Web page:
After a turn and a few more stairs you will emerge onto a boardwalk area and look upon Hanging Lake. There are a few benches built into the boardwalk if you want to rest. Walk around and admire the waterfalls that cascade down into the crystal clear lake. You can observe trout 30 feet away 10 feet down as if they are floating in air. The water is simply that clear! Travertine coated cliffs sparkle with the water and from above you can glimpse through the trees an enormous waterfall two hundred feet above you.

Walk back to where the boardwalk began. Look away from the boardwalk up the hill and notice there is a sign for "Spouting Rock". Walk up the steep, wet, and slippery trail a few hundred feet until you are at the base of a gigantic, powerful waterfall flowing over the cliff above. From the side you can see that there is not only water pouring from the top, but spouting out of holes in the cliffside, forming gigantic rooster tails of fresh, pure, clear snow-melt.

Continue around and you can walk under and behind the falls. The grotto drips with water and is mossy and covered in travertine deposits.

Once you have soaked it all in, pick up your jaw off the ground and make you way back the way you came, knowing that you may never encounter such a beautiful place again in a long time.

In winter, hiking this trail may net you amazing displays of icicles and icefalls. I've heard it's just as gorgeous when frozen. I've also heard that it is unparalleled in the fall when the trees are full of fall color.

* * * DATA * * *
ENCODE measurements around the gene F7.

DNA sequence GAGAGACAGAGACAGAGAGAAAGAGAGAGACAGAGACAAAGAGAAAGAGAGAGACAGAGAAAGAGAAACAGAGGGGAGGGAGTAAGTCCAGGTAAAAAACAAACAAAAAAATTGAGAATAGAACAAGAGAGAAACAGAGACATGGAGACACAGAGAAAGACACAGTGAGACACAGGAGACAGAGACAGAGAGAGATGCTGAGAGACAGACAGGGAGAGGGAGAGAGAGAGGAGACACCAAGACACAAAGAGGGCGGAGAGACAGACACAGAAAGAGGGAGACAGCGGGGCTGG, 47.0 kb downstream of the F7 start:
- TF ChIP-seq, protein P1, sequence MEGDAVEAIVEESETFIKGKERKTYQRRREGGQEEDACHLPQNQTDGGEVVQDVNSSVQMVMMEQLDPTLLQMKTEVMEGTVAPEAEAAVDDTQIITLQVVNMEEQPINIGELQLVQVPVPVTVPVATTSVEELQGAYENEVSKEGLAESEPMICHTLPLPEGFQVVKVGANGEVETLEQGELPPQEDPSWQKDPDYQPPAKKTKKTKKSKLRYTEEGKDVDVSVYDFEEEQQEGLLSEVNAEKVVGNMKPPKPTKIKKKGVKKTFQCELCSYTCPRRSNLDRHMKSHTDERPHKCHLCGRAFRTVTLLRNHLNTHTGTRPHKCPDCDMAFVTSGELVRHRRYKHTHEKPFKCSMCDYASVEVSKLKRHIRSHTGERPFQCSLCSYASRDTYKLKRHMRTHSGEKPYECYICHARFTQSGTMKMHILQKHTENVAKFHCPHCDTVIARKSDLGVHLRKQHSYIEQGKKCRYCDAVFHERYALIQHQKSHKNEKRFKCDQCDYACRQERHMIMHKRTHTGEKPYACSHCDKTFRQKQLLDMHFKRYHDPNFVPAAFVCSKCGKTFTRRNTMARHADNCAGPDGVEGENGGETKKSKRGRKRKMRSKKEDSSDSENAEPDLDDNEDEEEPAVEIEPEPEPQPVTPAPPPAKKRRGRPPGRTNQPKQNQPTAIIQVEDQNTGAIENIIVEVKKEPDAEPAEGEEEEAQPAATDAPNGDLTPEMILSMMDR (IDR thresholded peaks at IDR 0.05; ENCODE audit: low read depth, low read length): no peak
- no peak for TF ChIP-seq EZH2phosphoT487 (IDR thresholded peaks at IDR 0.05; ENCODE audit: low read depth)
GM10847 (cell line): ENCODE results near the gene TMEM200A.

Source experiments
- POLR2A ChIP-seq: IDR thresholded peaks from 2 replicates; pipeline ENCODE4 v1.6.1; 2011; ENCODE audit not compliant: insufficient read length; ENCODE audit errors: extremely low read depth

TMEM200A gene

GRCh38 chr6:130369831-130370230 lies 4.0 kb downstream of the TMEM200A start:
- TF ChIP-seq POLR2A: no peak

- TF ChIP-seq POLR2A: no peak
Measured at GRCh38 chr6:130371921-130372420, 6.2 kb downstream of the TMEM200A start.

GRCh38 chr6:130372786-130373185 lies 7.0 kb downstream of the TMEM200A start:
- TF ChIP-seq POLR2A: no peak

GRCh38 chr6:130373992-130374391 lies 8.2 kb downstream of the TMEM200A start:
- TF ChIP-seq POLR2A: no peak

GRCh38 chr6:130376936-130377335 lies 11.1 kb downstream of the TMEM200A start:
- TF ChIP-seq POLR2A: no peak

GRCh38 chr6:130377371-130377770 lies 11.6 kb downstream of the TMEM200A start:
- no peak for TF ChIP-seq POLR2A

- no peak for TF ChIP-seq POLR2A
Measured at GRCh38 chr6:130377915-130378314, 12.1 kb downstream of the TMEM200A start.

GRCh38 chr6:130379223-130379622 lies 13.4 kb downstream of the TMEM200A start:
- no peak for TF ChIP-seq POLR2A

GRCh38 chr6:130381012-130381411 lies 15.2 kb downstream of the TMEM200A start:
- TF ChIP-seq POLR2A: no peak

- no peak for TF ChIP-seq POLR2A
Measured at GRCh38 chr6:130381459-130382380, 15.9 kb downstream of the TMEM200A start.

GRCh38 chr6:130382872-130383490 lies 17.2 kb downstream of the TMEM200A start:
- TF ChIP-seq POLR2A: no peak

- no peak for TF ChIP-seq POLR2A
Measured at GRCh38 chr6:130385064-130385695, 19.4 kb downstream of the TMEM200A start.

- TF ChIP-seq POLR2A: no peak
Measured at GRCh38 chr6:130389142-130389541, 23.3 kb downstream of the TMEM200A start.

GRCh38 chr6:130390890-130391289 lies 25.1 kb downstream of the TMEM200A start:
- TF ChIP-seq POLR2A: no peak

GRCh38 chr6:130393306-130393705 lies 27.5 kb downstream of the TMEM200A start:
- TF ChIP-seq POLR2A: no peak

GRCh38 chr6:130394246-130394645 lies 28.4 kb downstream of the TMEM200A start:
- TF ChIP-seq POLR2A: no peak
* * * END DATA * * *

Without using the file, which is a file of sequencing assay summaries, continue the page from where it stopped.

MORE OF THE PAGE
Water Sources
I'd recommend you bring a liter of water. Although the entire hike is feet from a creek and lake, it isn't wise to drink it straight without filtering.

None in the area.

    WARNING! Hiking and outdoor related sports can be dangerous. Be responsible and prepare for the trip. Study the area you are entering and plan accordingly. Dress for the current and unexpected weather changes. Take plenty of water. Never go alone. Make an itinerary with your plan(s), route(s), destination(s) and expected return time. Give your itinerary to trusted family and/or friends.

    Permit $$

    Map Drive
    Paved - Car Okay

    To hike
    It can be a bit tricky to get to the trailhead. You can only get to the trailhead going east on I70. Leaving the trailhead you can only merge onto I70 going west. Therefore, about 7 miles east of the town of Glenwood springs, going east on I70, take the "Hanging Lake" exit just before the tunnel. Park anywhere in the rest area and begin hiking. When you're ready to leave, follow the road to the on-ramp and merge onto I70.

    If you are coming from east of Hanging Lake or after your hike you want to be going east, you have to make use of the rest area about 4 miles to the west to make a U-turn and merge back onto I70.

    July 2017 : During our time in Glenwood Springs we were told by numerous people that, due to very limited parking, you need to be at the trailhead by 6:30 am. It was suggested to us by a forest ranger that we get off of I-70 at exit 119 (No Name exit - yes, that's the name) and park on the southeast-western parking area. Then bike to the Hanging Lake trailhead on a paved path. There is a bike rack at the trailhead to lock up your bike.
    page created by nonot on Jun 12 2009 6:23 pm